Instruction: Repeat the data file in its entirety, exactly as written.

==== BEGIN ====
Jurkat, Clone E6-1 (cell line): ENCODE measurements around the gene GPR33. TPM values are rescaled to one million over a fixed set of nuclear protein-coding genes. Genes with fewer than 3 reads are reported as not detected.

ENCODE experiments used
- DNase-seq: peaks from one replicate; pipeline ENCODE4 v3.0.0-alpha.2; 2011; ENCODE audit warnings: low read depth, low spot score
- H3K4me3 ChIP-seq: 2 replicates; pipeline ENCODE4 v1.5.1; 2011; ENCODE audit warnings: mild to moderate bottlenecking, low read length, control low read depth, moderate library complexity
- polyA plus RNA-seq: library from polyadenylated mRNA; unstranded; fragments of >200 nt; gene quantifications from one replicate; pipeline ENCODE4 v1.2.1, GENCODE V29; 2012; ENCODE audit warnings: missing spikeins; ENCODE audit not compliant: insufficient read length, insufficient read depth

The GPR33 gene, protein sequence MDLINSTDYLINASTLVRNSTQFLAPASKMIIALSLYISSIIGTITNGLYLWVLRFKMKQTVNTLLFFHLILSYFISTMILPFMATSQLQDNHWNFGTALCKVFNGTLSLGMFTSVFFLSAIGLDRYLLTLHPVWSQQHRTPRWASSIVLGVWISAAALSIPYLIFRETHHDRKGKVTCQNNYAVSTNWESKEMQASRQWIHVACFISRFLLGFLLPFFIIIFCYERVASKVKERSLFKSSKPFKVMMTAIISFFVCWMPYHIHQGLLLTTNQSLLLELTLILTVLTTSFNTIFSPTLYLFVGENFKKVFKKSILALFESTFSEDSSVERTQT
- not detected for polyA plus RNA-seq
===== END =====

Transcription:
Jurkat, Clone E6-1 (cell line): ENCODE measurements around the gene GPR33. TPM values are rescaled to one million over a fixed set of nuclear protein-coding genes. Genes with fewer than 3 reads are reported as not detected.

ENCODE experiments used
- DNase-seq: peaks from one replicate; pipeline ENCODE4 v3.0.0-alpha.2; 2011; ENCODE audit warnings: low read depth, low spot score
- H3K4me3 ChIP-seq: 2 replicates; pipeline ENCODE4 v1.5.1; 2011; ENCODE audit warnings: mild to moderate bottlenecking, low read length, control low read depth, moderate library complexity
- polyA plus RNA-seq: library from polyadenylated mRNA; unstranded; fragments of >200 nt; gene quantifications from one replicate; pipeline ENCODE4 v1.2.1, GENCODE V29; 2012; ENCODE audit warnings: missing spikeins; ENCODE audit not compliant: insufficient read length, insufficient read depth

The GPR33 gene, protein sequence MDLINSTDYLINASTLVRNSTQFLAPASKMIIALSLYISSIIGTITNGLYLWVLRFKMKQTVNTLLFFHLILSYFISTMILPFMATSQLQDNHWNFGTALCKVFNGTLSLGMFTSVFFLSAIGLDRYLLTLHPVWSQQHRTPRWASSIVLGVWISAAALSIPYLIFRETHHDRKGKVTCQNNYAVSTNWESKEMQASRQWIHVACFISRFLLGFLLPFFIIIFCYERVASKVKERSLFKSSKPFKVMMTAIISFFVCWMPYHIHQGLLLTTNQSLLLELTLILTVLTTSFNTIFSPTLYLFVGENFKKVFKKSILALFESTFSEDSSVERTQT
- not detected for polyA plus RNA-seq